Brand’s chance to become a Barrow-boy

Russell Brand has really landed himself in it now. He’s spoken so badly out of turn that he’s been challenged to visit Barrow-in-Furness where they make submarines. It is a boggling concept to think of the showbiz motormouth with the Laaahn-dun accent, being presented to a workforce in the wild industrial north that culturally, could not be further than London, LA or the world of light entertainment. If he took up the challenge, I’d be impressed.

Barrow SUB

It is hard to know the best position to take on Russell Brand. If you follow the news or the media to any degree, ignoring him is simply not an option. Hating him is too simplistic. Thinking he’s the Messiah (or just a very naughty boy) credits him with too much knowledge or influence. Part of me is glad that someone is beefing on unapologetically about some sort of counter to a political system that allows failing bankers to be rewarded with £3m houses in Notting Hill from the taxpayer’s largesse. I hope he knows that things are more complicated though, and that brokers of power do not relinquish that power too easily. I also sigh sometimes when he rabbits on with polysyllabic rants that tend to leave people cold and confused. However his brilliant riposte to a viral video, poking fun at him by people shouting “Parklife” at the end of every blabbering tirade, was inspired.

And then sometimes he comes up trumps with a great quote. Nigel Farage as a “poundshop Enoch Powell” is brilliant. For all his infamy for his stance on immigration, Enoch Powell was highly respected by his peers for his intellect and debating skills. Farage is not. On the subject that Powell was notorious for, he’s a bargain basement imitation.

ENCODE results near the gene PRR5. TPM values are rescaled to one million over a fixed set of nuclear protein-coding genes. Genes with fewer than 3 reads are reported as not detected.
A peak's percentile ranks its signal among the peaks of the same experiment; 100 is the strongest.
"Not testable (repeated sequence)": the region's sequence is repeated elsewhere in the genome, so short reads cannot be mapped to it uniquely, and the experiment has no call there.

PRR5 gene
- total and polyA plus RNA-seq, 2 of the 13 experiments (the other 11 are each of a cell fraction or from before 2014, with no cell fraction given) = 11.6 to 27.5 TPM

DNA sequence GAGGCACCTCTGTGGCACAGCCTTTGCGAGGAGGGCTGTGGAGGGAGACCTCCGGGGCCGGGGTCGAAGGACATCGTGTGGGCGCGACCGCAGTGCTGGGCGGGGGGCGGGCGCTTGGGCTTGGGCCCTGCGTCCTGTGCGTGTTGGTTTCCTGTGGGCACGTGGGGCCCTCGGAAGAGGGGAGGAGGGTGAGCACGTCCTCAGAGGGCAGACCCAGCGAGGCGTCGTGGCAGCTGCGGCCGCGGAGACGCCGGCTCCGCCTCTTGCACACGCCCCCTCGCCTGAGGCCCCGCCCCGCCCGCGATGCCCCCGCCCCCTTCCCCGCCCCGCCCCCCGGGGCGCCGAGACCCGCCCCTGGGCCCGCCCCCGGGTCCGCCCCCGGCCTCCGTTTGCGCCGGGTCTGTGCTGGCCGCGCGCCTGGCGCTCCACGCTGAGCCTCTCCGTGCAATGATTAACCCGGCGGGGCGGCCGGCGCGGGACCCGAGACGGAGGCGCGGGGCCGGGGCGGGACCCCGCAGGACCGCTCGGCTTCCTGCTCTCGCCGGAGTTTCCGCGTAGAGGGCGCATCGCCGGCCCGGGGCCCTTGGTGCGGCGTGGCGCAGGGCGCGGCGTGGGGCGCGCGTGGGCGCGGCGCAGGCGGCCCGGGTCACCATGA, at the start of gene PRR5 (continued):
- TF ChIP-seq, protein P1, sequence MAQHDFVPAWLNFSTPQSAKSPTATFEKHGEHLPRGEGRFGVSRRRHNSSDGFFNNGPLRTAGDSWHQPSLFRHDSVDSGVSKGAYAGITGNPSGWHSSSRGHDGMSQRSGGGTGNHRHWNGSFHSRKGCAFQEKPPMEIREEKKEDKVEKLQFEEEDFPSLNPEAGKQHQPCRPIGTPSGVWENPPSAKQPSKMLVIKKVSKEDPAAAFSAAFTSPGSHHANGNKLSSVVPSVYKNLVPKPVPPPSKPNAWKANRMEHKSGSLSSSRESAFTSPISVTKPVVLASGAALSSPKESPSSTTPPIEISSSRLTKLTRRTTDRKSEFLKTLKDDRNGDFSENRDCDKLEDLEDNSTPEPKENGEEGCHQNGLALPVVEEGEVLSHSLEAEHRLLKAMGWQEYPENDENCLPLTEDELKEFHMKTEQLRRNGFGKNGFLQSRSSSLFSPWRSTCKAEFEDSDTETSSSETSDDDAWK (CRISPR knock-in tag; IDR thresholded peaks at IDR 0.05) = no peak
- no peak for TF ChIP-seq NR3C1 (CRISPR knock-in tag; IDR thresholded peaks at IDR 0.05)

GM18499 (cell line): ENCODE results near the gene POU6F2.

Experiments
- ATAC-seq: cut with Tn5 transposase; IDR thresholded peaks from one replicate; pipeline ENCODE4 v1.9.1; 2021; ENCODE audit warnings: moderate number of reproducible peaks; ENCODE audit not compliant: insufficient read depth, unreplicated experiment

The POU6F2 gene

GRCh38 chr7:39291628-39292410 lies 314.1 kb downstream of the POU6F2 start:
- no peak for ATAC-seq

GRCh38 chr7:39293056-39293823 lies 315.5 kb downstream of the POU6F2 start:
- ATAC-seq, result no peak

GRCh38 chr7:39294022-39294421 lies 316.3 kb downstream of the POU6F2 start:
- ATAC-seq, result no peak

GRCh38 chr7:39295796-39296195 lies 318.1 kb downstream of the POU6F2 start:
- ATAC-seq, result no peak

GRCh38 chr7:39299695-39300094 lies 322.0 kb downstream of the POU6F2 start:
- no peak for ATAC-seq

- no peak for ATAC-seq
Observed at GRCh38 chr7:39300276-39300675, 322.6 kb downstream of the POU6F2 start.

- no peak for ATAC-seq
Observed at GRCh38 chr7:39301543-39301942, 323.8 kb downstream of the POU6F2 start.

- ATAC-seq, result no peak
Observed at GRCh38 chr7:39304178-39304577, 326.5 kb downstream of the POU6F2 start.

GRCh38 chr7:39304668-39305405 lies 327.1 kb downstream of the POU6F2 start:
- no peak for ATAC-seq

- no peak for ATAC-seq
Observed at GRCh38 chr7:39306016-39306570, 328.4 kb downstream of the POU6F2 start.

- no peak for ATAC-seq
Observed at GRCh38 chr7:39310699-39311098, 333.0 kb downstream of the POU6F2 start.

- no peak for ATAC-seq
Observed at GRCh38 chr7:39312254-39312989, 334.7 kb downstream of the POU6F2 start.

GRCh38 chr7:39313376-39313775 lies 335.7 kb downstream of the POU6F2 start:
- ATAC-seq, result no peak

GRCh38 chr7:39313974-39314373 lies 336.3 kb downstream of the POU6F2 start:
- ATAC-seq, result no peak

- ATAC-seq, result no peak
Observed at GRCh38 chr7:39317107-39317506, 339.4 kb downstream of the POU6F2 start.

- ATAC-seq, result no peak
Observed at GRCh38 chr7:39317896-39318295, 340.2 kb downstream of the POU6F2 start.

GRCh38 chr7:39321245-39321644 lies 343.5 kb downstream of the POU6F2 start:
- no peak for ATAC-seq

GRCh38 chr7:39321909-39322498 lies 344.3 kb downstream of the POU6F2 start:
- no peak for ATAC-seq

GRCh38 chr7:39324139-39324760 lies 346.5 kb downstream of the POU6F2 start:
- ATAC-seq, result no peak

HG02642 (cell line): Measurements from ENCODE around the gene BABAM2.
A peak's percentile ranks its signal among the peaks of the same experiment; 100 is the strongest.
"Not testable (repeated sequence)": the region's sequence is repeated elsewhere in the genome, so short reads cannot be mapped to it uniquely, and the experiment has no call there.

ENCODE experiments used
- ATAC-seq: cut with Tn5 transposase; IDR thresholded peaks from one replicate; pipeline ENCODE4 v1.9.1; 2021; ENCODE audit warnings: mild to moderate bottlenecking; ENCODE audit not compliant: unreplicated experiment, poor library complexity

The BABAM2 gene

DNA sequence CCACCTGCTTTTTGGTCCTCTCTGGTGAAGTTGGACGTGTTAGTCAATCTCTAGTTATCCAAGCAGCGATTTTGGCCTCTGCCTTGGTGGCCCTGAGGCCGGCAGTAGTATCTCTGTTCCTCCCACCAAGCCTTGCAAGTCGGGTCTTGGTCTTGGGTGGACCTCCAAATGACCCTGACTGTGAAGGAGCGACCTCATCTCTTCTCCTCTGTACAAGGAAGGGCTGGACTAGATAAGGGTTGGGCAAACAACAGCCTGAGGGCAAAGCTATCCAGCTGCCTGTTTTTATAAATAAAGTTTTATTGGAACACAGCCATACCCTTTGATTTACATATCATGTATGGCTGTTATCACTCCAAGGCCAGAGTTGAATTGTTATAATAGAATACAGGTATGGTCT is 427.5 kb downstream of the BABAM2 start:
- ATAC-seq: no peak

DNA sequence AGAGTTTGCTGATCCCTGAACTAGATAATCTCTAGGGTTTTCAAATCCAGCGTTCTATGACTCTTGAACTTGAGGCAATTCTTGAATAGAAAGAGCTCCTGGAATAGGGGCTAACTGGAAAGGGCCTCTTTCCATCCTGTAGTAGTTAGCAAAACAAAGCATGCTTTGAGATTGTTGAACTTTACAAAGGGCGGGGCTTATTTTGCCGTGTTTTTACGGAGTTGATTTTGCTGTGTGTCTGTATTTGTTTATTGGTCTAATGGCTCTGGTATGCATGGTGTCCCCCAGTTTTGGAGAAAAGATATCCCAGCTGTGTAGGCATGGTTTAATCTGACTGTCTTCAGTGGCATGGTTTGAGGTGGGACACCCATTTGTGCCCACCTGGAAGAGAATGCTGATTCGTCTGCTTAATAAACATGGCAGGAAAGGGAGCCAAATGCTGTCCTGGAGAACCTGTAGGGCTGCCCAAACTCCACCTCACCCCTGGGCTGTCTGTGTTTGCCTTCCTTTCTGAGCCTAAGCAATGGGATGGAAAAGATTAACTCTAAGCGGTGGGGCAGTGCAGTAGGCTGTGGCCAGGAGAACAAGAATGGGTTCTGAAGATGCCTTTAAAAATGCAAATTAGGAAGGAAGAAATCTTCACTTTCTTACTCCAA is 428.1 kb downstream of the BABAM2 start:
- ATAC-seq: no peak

So by now oversimplifying the issue of spending on arms versus funding the NHS, Russell Brand has gone and got himself invited right up north and out to the coast. Obviously, if his dream came true, there’d be loads of unemployment overnight in Barrow-in-Furness. I’d like to think that a century from now, there would be no arms industry and a fully funded health system. Stranger things have happened. Thirty years ago, Glastonbury was a load of people lolling about in mud watching bands. It still is, but society changed and Glastonbury became a completely mainstream activity. Attitudes to racism, sexism and homophobia haven’t gone – these things take decades or longer – but have moved from the peripheries. Much of the counter-culture of the 80s is today’s norm. So if Brand is taking the long view, and he met the submarine workers and explained face-to-face what he means, whether or not anyone agrees or is persuaded, he might just flip this waverer his way again.

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